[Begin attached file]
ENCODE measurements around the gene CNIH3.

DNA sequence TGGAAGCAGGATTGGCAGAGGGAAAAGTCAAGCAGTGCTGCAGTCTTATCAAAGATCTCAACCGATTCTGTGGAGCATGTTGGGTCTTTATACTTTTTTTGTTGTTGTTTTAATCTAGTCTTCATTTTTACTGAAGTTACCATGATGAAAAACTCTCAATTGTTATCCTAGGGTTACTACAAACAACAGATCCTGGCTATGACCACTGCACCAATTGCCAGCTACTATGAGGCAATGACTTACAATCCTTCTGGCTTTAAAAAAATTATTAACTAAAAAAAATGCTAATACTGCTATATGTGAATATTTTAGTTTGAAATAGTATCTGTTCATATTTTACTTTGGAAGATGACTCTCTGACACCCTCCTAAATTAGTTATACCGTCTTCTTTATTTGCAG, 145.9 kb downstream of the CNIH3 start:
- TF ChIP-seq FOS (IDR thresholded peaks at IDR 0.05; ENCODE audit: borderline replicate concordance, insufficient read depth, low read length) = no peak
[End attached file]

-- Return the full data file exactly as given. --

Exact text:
ENCODE measurements around the gene CNIH3.

DNA sequence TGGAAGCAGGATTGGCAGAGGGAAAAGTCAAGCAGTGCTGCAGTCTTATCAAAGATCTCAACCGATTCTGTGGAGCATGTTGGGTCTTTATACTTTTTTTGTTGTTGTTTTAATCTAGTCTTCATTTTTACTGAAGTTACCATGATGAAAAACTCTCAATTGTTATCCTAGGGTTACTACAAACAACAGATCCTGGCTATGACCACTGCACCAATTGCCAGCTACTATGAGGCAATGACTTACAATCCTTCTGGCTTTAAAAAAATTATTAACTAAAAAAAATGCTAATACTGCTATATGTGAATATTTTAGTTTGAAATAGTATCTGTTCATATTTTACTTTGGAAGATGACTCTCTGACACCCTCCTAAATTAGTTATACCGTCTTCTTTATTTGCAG, 145.9 kb downstream of the CNIH3 start:
- TF ChIP-seq FOS (IDR thresholded peaks at IDR 0.05; ENCODE audit: borderline replicate concordance, insufficient read depth, low read length) = no peak